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I would like to group the teachers by the last visit and show the other values corresponding to the last visit.

CREATE TABLE IF NOT EXISTS `visits` (
`FIELD1` int(5) NOT NULL,
`teacher` varchar(9) DEFAULT NULL,
`visit_time` int(5) DEFAULT NULL,
`1A` varchar(1) DEFAULT NULL,
`2A` varchar(1) DEFAULT NULL  
) ENGINE=MyISAM DEFAULT CHARSET=utf8;

I used this query

 SELECT i1.* FROM visits AS i1 LEFT JOIN visits AS i2
ON (i1.teacher = i2.teacher AND i1.visit_time < i2.visit_time) WHERE i2.visit_time IS NULL 

The query in general gives correct results, but in the end there are more teachers than expected (for example when using group by teacher).

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  • Your query seems correct. It will show all teachers and their last visit. What is the issue? – ypercubeᵀᴹ Nov 26 '14 at 13:09
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    It may show though more than 1 visit for teachers that have null in their visit_time. – ypercubeᵀᴹ Nov 26 '14 at 13:10
  • The issue is that running the query I got different result (number of teachers; cirka 20 more) than when using group by teacher. Interesting is that when turning the < to > I got different amount of teachers too. (cirka 15 more). – chejnik Nov 26 '14 at 13:24
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    It would be easier with some sample data. The queries, as you have explained, seem to work well (the amount must vary if you change < to > because is a cartesian product), first try checking SELECT i1.* FROM visits AS i1 LEFT JOIN visits AS i2 ON i1.teacher = i2.teacher – Gerardo Charles Rojas Vega Nov 26 '14 at 14:19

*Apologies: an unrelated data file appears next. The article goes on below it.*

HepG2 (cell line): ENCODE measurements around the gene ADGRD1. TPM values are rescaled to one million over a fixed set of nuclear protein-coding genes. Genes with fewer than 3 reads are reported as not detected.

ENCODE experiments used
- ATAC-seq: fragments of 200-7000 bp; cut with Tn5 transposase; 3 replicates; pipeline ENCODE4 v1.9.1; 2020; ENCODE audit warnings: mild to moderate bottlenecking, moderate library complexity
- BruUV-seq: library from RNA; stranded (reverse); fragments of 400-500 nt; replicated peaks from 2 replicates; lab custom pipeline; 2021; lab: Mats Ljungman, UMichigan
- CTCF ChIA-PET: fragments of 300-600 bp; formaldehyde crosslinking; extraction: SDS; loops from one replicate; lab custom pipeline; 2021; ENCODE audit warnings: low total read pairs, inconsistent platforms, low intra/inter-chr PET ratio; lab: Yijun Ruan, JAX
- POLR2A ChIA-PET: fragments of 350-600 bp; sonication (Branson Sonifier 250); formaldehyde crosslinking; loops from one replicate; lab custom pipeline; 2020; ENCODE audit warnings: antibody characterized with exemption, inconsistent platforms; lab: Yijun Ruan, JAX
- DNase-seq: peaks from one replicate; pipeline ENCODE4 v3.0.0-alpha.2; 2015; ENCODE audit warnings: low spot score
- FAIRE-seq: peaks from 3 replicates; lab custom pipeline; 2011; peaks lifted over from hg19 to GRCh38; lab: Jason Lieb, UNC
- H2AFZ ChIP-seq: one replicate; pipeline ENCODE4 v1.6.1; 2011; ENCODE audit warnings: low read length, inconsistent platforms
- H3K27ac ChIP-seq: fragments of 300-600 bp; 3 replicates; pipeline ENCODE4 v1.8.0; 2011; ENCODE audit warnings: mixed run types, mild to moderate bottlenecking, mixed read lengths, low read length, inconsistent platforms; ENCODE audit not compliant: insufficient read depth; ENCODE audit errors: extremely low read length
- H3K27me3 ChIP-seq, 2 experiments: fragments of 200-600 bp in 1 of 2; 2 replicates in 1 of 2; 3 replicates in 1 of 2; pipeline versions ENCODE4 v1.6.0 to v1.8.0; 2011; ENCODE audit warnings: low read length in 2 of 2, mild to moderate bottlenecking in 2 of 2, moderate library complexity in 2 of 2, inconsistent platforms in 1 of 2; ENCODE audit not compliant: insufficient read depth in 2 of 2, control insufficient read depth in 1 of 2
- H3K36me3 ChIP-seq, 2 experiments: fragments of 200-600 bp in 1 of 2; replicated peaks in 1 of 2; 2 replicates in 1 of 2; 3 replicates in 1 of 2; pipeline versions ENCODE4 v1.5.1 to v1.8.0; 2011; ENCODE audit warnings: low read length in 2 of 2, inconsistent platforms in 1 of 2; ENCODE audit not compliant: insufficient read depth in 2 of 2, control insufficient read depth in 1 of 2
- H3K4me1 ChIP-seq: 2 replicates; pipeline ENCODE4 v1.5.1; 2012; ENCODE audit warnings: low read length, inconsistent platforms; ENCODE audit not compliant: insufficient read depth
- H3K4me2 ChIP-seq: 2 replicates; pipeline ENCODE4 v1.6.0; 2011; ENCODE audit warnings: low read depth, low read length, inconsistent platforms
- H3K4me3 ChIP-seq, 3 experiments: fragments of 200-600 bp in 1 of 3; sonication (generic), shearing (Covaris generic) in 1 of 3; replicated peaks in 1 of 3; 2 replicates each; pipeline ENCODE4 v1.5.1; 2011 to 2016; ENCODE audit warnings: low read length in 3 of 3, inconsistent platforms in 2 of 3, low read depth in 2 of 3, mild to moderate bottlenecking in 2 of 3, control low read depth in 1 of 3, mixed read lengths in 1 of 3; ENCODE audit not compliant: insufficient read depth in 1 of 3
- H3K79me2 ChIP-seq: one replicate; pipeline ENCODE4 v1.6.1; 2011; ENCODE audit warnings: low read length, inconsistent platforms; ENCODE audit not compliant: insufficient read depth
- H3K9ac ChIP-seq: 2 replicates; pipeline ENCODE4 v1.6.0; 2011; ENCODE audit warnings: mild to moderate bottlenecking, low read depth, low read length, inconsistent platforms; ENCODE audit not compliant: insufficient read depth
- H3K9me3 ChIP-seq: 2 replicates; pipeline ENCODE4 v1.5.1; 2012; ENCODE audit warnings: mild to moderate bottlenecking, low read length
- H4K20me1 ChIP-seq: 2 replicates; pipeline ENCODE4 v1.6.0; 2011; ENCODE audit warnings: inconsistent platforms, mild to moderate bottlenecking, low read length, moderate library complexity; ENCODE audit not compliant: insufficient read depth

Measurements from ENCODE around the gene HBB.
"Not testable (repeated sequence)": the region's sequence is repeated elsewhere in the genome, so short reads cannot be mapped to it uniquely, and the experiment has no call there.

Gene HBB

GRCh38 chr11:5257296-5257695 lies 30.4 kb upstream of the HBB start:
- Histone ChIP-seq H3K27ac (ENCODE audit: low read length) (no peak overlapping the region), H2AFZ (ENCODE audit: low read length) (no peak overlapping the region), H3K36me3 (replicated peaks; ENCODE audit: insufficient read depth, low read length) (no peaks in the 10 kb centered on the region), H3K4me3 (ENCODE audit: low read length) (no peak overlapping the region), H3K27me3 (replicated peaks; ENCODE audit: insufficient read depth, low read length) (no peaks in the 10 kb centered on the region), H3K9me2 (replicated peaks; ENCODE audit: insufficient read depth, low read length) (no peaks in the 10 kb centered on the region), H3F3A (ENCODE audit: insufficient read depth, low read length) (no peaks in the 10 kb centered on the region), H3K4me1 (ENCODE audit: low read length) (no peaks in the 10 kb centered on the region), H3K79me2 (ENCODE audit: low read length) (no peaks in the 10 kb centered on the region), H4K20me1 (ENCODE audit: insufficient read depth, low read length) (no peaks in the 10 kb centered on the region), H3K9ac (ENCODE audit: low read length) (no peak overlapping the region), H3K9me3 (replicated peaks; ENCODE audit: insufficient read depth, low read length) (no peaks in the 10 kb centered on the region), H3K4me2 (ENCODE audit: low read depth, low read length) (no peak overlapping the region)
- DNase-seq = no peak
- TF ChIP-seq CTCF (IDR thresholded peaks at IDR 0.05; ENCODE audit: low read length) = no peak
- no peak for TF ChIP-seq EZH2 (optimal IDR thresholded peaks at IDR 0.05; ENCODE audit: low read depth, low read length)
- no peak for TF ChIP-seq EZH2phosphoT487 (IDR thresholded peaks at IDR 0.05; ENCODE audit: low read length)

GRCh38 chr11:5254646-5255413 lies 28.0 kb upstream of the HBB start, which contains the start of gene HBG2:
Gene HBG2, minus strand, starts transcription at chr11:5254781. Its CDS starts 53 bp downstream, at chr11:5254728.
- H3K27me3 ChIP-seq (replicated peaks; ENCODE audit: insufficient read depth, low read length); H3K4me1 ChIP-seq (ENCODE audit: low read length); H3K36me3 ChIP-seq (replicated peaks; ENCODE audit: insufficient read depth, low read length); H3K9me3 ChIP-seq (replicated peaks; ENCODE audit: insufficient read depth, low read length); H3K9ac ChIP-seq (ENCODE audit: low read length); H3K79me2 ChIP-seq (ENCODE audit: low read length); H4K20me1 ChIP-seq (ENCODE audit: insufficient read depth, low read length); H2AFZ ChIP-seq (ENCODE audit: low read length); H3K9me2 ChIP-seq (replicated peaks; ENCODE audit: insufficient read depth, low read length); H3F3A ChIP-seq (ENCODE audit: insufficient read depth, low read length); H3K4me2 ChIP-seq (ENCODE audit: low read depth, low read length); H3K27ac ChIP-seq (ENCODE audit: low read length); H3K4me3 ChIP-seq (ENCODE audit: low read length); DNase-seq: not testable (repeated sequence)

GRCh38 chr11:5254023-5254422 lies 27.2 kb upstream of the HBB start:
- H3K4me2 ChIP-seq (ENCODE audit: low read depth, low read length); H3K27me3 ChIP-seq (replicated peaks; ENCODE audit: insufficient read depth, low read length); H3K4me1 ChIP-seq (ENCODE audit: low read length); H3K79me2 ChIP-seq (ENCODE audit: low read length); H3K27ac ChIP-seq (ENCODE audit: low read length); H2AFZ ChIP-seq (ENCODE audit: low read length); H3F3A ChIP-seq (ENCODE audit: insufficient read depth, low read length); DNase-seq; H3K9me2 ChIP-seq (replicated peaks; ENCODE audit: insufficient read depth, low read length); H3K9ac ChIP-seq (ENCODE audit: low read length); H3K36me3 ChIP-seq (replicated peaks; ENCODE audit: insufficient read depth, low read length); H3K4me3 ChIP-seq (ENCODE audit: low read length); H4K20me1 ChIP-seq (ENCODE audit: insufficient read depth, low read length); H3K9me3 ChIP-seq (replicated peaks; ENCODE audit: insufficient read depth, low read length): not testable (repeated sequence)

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    Another reason for getting more results is that some teachers have more than 1 row with the same (maximum) visit_time. – ypercubeᵀᴹ Nov 26 '14 at 14:35
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You need to join all the teacher's last visit_time value against the whole visits table

SELECT B.* FROM
(
    SELECT teacher,MAX(visit_time) visit_time
    FROM visits GROUP BY teacher
) A INNER JOIN visits B USING (teacher,visit_time);

Based on this query, you should also add the following index

ALTER TABLE visits ADD INDEX teacher_visit_time_ndx (teacher,visit_time);

Give it a Try !!!

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Is the FIELD1 supposed to be a primary key/unique column? If so, albeit it might not be the fanciest solution, you could achieve what you are trying to achieve with a subquery. I usually work with T-SQL, so I'm not 100% sure of the syntax, but I ran it through a checker so hopefully it's correct.

SELECT i1.* FROM visits AS i1
WHERE i1.Field1 = 
    (SELECT  i2.Field1 FROM visits AS i2
     WHERE i2.Teacher = i1.Teacher AND i2.visit_time is not null 
     LIMIT 1 
     ORDER BY i2.visit_time DESCENDING)

If the FIELD1 column is not a key, you could switch it out to the visit_time field. It will be slower but the result should be the same.

I am uncertain how to interpret visit_time null. Since the table is named visits there should be no rows with visit_time null, right? If they haven't visited at a point in time, they should logically not have visited at all, right?

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